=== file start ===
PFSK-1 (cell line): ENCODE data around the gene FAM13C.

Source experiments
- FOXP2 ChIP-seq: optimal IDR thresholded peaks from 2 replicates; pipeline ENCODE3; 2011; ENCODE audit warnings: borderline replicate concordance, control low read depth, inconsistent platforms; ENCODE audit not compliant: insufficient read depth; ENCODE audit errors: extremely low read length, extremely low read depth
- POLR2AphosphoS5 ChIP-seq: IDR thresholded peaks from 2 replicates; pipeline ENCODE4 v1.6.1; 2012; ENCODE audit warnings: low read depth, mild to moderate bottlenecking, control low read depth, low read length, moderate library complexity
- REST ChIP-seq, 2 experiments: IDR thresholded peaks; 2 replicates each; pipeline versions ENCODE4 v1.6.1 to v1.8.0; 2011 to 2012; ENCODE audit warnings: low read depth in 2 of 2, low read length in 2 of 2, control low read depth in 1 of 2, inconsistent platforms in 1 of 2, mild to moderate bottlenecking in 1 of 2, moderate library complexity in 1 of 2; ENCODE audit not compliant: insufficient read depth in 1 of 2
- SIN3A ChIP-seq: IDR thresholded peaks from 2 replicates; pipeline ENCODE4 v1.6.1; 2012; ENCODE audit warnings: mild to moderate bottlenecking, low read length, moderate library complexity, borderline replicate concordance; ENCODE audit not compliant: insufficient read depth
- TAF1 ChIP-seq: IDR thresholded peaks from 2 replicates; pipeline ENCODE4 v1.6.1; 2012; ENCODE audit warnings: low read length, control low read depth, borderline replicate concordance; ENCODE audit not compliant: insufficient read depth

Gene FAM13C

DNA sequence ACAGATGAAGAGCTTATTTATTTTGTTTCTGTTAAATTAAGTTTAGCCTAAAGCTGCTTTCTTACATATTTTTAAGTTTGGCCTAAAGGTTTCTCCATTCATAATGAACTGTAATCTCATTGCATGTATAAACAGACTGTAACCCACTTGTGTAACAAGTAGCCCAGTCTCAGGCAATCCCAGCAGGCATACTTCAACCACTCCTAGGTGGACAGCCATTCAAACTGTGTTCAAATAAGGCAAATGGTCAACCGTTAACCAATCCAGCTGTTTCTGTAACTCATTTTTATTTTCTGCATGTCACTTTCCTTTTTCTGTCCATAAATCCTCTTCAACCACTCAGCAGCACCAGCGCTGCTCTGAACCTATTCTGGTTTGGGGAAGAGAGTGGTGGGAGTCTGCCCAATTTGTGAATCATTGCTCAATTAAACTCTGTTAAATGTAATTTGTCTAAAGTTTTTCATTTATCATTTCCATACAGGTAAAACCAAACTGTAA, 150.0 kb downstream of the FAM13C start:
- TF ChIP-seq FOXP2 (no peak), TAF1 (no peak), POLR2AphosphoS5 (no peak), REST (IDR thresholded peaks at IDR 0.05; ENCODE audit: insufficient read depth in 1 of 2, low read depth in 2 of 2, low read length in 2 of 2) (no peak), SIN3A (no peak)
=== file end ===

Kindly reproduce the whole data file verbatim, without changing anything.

PFSK-1 (cell line): ENCODE data around the gene FAM13C.

Source experiments
- FOXP2 ChIP-seq: optimal IDR thresholded peaks from 2 replicates; pipeline ENCODE3; 2011; ENCODE audit warnings: borderline replicate concordance, control low read depth, inconsistent platforms; ENCODE audit not compliant: insufficient read depth; ENCODE audit errors: extremely low read length, extremely low read depth
- POLR2AphosphoS5 ChIP-seq: IDR thresholded peaks from 2 replicates; pipeline ENCODE4 v1.6.1; 2012; ENCODE audit warnings: low read depth, mild to moderate bottlenecking, control low read depth, low read length, moderate library complexity
- REST ChIP-seq, 2 experiments: IDR thresholded peaks; 2 replicates each; pipeline versions ENCODE4 v1.6.1 to v1.8.0; 2011 to 2012; ENCODE audit warnings: low read depth in 2 of 2, low read length in 2 of 2, control low read depth in 1 of 2, inconsistent platforms in 1 of 2, mild to moderate bottlenecking in 1 of 2, moderate library complexity in 1 of 2; ENCODE audit not compliant: insufficient read depth in 1 of 2
- SIN3A ChIP-seq: IDR thresholded peaks from 2 replicates; pipeline ENCODE4 v1.6.1; 2012; ENCODE audit warnings: mild to moderate bottlenecking, low read length, moderate library complexity, borderline replicate concordance; ENCODE audit not compliant: insufficient read depth
- TAF1 ChIP-seq: IDR thresholded peaks from 2 replicates; pipeline ENCODE4 v1.6.1; 2012; ENCODE audit warnings: low read length, control low read depth, borderline replicate concordance; ENCODE audit not compliant: insufficient read depth

Gene FAM13C

DNA sequence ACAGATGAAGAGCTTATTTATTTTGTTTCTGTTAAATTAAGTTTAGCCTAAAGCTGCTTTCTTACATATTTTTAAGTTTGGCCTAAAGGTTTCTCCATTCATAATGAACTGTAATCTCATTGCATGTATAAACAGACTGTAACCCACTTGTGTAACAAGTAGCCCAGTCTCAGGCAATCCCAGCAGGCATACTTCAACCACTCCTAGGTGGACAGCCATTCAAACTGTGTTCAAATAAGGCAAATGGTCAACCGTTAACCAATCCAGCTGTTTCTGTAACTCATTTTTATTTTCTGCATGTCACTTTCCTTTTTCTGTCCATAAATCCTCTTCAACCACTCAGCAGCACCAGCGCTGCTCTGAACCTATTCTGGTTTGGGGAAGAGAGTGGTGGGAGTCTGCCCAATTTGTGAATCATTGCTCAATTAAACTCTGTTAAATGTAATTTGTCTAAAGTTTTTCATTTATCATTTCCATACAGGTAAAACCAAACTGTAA, 150.0 kb downstream of the FAM13C start:
- TF ChIP-seq FOXP2 (no peak), TAF1 (no peak), POLR2AphosphoS5 (no peak), REST (IDR thresholded peaks at IDR 0.05; ENCODE audit: insufficient read depth in 1 of 2, low read depth in 2 of 2, low read length in 2 of 2) (no peak), SIN3A (no peak)